RUBY:

So is the problem that the infrastructure we’ve got isn't good enough to cope with demand?

PADDY:

The infrastructure is a problem. We have effectively installed new fibre to the node connections to half the homes in Australia that will have to be replaced in the short to medium term. And that's not funded. It's not scalable and it's not future-proof. It's going to have to be upgraded.

And some people don't even have the NBN yet you've got to bear in mind, just because they rolled out past you doesn't mean that you've actually connected to the service. So there's millions of Australians who aren't yet connected to the NBN even though the rollout is almost complete.

RUBY:

Has the outbreak of Covid-19 and associated lockdown led to more problems.. and more complaints about the NBN?

PADDY:

Well, we just had the Telecommunications Industry Ombudsman release its latest figures. It showed that before the pandemic, actually, complaints had dropped a little in the December quarter of 2019. Which is the first time for a while that we haven't had headlines saying “NBN complaints soar”.

But the ombudsman in its own report said that it was struggling to deal with a rush of pandemic related complaints. So what we might expect is that the next figures that we say out of the ombudsman will again show complaints spiking. So the problems that were there already are now being exposed by Covid-19.

RUBY:

We'll be back in a moment.

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RUBY:

Paddy, we're talking about the pressure being placed on the NBN, exactly how much more pressure is it under because of the lockdown?

PADDY:

Well, the latest figures that the NBN itself has just put out last week show that traffic is up 71% during business hours compared to where it was before the pandemic. Daytime traffic is typically about half the traffic that the network experiences at the evening peak. The most demand occurs at night time after dinner when people sit down to watch streaming video or jump on social media. The network has not had to deal with such high daytime traffic before.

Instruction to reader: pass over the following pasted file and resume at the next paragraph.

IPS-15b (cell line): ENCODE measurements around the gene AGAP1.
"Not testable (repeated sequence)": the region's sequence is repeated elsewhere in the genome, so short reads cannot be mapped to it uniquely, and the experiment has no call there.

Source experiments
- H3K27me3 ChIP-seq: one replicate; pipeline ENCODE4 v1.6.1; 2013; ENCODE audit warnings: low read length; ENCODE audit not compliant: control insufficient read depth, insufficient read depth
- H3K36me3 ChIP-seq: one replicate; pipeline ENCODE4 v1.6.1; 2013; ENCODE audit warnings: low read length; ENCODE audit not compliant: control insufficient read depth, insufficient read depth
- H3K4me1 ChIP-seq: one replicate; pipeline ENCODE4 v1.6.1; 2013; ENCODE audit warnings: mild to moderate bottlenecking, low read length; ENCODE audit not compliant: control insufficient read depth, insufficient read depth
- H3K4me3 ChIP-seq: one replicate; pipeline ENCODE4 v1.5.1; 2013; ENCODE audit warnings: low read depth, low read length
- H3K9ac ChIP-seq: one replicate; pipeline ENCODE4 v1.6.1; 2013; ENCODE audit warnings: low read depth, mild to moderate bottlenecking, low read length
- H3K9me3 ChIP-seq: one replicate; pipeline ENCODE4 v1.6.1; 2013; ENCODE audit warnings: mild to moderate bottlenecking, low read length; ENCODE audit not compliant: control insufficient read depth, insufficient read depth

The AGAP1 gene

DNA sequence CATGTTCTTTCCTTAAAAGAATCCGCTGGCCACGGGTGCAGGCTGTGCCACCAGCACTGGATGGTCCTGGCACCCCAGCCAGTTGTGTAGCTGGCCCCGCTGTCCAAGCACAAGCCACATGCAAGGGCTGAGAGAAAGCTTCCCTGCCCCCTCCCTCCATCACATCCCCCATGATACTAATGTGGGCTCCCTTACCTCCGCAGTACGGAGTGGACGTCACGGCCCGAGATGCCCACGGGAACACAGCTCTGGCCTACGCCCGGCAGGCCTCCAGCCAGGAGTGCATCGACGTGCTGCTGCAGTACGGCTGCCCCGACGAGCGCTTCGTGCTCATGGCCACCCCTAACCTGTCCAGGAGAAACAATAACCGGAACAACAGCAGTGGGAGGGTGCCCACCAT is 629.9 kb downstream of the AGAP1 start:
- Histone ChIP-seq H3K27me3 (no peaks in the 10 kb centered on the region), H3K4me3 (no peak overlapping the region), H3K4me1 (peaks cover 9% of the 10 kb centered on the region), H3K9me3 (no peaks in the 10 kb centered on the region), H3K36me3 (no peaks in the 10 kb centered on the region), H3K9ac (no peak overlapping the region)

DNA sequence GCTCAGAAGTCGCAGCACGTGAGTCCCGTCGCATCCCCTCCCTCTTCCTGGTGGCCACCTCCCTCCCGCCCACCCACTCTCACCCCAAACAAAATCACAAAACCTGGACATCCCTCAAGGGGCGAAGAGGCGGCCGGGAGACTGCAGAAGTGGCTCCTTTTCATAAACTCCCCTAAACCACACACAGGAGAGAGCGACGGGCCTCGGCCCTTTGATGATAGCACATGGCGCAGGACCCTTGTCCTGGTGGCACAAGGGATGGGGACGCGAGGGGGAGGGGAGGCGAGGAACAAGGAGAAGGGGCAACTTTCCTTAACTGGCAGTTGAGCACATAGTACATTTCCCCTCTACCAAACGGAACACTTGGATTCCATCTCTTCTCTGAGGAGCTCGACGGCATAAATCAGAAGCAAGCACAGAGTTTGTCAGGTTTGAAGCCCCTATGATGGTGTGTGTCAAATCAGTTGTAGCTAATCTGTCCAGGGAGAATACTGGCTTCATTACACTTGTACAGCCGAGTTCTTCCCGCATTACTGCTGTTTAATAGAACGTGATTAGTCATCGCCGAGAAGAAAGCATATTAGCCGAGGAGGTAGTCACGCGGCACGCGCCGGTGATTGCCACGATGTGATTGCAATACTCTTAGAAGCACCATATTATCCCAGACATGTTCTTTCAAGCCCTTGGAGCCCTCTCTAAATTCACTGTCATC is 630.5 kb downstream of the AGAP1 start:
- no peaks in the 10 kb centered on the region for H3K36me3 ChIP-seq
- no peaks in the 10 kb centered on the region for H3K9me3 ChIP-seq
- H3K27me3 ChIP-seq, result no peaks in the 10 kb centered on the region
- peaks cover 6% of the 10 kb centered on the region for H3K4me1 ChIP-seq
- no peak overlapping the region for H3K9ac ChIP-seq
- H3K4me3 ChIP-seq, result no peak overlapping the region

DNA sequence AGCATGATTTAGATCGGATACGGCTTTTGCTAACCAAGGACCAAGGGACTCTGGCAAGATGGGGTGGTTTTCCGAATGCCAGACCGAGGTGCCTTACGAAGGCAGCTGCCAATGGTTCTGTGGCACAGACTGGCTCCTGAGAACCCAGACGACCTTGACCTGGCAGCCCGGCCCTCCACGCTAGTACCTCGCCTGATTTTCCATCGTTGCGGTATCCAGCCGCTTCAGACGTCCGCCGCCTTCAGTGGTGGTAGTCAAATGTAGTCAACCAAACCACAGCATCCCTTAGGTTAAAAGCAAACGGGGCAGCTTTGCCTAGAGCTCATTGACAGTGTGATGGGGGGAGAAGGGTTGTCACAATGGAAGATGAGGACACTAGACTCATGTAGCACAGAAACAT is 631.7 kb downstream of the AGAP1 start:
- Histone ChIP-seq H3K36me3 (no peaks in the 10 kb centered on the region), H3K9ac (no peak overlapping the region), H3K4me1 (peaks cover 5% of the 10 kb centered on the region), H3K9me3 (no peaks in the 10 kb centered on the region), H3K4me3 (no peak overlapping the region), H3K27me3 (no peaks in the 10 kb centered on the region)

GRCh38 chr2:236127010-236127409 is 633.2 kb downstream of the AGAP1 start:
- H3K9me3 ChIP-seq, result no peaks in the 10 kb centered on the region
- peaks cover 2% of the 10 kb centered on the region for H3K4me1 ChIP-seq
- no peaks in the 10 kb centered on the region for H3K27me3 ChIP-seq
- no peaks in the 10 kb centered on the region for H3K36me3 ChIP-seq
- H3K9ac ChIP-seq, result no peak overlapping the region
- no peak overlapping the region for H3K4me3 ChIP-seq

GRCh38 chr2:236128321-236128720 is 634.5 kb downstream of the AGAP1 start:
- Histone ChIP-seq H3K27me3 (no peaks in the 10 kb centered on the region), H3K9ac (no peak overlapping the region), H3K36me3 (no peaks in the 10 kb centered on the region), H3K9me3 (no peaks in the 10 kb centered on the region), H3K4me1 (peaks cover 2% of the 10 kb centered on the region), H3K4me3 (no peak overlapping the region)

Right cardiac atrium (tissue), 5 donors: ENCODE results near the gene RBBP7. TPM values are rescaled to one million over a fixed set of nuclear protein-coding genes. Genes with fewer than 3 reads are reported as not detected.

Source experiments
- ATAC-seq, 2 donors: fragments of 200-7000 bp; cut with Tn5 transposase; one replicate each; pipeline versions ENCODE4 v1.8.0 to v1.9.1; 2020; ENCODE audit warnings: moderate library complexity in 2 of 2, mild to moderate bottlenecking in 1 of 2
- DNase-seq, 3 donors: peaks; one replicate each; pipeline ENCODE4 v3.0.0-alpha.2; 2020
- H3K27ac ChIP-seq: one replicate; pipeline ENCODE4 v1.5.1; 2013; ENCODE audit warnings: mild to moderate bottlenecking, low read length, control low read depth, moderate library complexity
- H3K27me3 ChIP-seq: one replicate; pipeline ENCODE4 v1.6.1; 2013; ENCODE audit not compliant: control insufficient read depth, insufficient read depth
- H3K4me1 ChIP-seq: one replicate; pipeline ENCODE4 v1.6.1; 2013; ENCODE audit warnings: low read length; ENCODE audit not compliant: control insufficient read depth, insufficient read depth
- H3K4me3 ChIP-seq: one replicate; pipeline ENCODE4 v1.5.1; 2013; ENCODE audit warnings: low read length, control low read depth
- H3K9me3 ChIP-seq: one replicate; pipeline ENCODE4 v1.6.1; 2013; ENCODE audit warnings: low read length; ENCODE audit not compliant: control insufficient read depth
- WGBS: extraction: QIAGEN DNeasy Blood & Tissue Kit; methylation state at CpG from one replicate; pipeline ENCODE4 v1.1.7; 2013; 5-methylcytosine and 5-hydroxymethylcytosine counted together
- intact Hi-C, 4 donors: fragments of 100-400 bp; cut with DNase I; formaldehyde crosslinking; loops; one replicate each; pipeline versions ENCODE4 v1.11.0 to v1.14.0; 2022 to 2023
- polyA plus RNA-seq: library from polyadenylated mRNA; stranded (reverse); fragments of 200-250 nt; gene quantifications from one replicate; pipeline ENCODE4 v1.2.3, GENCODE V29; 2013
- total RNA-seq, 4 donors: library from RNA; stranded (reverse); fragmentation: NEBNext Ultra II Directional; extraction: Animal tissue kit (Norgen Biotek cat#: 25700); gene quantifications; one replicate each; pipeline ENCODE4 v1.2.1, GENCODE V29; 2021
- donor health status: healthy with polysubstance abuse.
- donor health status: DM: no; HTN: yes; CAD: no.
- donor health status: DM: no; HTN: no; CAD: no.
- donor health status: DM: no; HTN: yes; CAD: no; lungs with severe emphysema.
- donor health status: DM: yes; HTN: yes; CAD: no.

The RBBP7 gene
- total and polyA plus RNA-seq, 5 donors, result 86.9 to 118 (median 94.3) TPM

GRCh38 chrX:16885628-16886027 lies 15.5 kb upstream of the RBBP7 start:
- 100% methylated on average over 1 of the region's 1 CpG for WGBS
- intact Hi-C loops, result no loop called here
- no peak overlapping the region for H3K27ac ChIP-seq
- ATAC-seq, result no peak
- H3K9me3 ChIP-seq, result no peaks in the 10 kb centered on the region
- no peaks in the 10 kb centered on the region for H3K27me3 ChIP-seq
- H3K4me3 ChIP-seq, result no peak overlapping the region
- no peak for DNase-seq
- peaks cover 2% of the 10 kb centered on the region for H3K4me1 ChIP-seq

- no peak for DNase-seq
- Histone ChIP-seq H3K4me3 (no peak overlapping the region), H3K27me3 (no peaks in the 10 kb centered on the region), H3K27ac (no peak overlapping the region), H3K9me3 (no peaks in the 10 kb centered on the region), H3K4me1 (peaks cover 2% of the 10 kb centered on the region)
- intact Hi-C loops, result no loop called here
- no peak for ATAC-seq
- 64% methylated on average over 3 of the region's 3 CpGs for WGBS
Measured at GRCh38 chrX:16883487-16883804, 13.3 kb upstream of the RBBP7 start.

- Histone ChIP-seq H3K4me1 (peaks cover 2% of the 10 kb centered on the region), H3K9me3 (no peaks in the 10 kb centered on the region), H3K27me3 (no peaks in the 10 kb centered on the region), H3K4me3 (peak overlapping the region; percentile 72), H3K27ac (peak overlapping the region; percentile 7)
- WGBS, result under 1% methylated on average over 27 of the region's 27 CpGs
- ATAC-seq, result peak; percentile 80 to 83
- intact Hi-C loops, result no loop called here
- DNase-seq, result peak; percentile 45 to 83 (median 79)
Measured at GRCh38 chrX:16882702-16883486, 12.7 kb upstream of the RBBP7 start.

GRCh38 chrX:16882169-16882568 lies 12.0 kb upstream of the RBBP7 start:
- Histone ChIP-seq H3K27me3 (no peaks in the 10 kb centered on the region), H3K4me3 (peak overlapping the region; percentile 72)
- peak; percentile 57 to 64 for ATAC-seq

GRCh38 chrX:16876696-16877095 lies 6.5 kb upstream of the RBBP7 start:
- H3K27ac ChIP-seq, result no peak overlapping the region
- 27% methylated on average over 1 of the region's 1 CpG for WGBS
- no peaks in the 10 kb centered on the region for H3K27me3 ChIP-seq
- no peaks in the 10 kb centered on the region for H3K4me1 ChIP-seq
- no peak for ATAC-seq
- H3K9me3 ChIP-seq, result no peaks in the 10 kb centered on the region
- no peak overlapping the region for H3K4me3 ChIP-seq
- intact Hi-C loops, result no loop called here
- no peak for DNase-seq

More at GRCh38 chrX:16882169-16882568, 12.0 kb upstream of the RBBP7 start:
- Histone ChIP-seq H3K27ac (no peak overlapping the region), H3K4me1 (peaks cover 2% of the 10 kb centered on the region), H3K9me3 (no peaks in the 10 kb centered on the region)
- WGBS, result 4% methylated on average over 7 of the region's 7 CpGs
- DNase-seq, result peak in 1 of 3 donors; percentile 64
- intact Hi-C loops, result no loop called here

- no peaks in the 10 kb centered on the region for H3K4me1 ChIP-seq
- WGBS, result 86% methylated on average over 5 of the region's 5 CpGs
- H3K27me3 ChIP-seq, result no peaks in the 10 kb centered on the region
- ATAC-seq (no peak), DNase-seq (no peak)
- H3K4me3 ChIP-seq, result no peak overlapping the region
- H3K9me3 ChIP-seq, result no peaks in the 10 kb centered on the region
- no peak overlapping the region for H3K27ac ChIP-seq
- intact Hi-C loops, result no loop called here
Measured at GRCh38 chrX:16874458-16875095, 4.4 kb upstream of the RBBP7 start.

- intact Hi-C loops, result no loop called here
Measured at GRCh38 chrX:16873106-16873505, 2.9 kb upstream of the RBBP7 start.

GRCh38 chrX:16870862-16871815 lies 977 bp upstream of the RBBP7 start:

And realising that there was the surge of traffic, the NBN announced that it would increase the capacity of everybody's connections by 40% for free for three months. Everybody's been given an extra bit of headroom, if you like, free of charge. I think It'll be interesting to say whether the NBN can ever wind that back.

RUBY:

So there’s increased capacity being offered, are there any other steps being taken to help improve the network?

PADDY:

Well, for example, to ease congestion, the government last week pulled together a special working group of the NBN and the top five telcos to, quote, “share information, coordinate strategies to manage congestion and take other steps to address significant demand changes caused by the pandemic.” Now, they had to get the ACCC to sign off on that special working group because obviously they’re rivals commercially. And it's just a sign that this is an emergency effectively. And it's an extraordinary measure that the government has ticked off on this working group.

RUBY:

So will these measures - extra bandwidth and this working group - be enough to keep people connected?

PADDY:

Well, we can only cross fingers and hope so. The ACCC commissioner Rod Simms came out and gave a speech this week saying that so far the NBN seemed to be holding up well. The NBN is certainly working hard to make sure that there is a minimum of disruption.

For example, the government announced on Monday that GPs and health professionals would all be upgraded to a minimum of 50 megabit download speed internet plan for free, because they recognised that there was gonna be extra demand from telehealth provisions.

RUBY:

Mm, so the government has announced a big expansion of telehealth, to help take the strain off hospitals and clinics, and to make it easier for people to access health services during the lockdown. How is that going?

PADDY:

I spoke to one doctor in inner-western Sydney who was doing remote consultations up in the Northern Territory with Aboriginal health clinics, and his experience was so far that the system was working. The system is holding up.

But it's going to be a huge effort if this demand proves to be not just a temporary surge in telehealth and teleworking, but what is probably more likely, which is that we're not going to go back exactly to the same work, study, and health practices that we had before. It is likely to be permanent. And the question is whether the NBN will be able to service that increasing demand on a permanent basis.